Carbonate and sulfide scales are directly coupled together and differ from other inorganic scales because they are intimately linked to the in-situ concentrations of carbon dioxide (CO2) and hydrogen sulfide (H2S), which influence the local pH and availability of reactive species. The CO2 in aqueous solutions has the most significant effect on the system pH, on the solution content of bicarbonate ion (HCO3–), and on the final alkalinity. However, the presence of H2S in the system also has a direct and important effect on the total-system alkalinity. When calcium carbonate deposition occurs in a depressurized aqueous fluid, the amount of scale (CaCO3) that forms depends on the initial (prescaling) solution alkalinity. Thus, the occurrence and severity of carbonate scale are linked to both the solution carbonate system (CO2/HCO3–/CO32–) and the sulfide system (H2S/HS–/S2–). In previous publications, we have described a rigorous work flow (step-by-step procedure) to accurately predict carbonate- and sulfide-scaling profiles from reservoir to separator using commonly available field data (Verri et al. 2017a). Although, with perfect data, the work flow is rigorous [i.e., it will correctly predict the types and amounts of scale that can occur in some carbonate systems (e.g., CaCO3, FeCO3, FeS)], the numerical results produced are, of course, subject to errors of different types. In this paper, we identify and describe three key categories of data and procedures that must be correctly gathered and used to obtain accurate carbonate- and sulfide-scale predictions: These relate to field measurements, data-handling procedures, choice of software, model equations, and parameters. Moreover, in this work, the impact of unreliable field measurements on the final carbonate and sulfide scaling profiles is estimated, with a specific focus on gas- and water-chemistry errors. By varying important parameters such as Ca2þ concentration and gas-phase CO2 and H2S, it is possible to assess the impact that errors in these measurements have on the final scale-prediction profiles. Because of the closely coupled nature of the carbonate and sulfide systems, it is essential to consider “groups” of variables that change together.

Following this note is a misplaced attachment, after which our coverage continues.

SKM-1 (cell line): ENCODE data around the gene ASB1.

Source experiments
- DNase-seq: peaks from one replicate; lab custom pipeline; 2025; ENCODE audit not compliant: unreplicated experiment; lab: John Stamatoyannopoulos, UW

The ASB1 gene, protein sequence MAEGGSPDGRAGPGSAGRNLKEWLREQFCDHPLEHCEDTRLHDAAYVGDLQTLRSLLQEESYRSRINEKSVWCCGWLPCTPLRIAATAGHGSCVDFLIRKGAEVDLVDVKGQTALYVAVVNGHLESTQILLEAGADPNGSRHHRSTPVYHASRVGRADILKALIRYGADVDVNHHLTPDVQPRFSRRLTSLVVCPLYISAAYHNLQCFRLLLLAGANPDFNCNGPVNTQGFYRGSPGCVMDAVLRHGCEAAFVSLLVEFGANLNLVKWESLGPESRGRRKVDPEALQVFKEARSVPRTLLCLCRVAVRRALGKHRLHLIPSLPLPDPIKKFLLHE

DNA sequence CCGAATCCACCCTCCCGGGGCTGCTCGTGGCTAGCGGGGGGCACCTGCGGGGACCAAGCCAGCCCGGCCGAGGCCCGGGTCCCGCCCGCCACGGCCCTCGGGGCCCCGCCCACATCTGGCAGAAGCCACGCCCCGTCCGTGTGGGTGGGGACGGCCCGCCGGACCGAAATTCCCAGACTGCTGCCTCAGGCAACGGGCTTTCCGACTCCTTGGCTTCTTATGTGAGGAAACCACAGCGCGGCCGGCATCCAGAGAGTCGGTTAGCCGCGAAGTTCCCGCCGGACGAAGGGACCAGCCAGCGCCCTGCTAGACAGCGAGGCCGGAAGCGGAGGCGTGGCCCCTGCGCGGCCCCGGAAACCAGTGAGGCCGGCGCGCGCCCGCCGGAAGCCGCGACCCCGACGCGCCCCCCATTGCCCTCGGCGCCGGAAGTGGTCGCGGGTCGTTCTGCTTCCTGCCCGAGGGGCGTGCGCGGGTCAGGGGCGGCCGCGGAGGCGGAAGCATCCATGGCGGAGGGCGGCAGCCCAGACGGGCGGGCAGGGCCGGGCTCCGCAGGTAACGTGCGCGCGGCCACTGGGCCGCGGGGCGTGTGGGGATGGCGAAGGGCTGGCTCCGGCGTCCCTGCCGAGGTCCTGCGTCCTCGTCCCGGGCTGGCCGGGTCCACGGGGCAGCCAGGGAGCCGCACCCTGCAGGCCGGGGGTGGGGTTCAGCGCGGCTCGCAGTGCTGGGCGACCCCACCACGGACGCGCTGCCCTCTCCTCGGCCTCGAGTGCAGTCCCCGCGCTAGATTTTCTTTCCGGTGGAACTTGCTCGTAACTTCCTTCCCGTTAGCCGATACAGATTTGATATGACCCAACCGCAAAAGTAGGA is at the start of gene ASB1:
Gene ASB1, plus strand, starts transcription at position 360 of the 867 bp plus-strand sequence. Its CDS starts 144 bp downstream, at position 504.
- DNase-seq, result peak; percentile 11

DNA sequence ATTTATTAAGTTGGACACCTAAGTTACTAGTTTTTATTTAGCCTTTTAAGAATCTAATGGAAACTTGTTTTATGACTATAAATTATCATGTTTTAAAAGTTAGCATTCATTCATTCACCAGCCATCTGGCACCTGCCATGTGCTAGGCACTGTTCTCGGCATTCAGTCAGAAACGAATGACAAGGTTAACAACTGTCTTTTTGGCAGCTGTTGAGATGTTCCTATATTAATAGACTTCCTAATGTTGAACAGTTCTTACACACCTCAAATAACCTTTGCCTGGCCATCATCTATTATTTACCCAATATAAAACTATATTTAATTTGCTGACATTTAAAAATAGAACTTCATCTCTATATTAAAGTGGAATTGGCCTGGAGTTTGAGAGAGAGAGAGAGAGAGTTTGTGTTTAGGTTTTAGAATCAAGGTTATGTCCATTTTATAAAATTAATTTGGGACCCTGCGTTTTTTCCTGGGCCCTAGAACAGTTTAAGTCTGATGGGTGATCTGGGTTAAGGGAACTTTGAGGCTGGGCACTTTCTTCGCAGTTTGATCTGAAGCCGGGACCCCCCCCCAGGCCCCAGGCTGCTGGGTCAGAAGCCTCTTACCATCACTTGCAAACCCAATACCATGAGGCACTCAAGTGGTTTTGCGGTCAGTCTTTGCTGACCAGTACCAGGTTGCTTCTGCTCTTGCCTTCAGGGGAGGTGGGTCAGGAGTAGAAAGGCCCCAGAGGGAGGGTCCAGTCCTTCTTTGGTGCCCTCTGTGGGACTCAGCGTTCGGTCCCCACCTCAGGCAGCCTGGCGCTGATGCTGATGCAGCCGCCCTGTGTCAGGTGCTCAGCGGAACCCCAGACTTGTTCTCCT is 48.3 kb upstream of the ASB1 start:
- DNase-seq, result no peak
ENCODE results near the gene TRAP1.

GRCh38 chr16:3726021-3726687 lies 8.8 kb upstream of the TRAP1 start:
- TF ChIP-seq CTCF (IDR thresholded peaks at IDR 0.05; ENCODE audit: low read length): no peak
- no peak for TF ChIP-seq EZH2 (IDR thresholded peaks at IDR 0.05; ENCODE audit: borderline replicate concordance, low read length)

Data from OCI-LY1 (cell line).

ASJC Scopus subject areas
- Fuel Technology
- Energy Engineering and Power Technology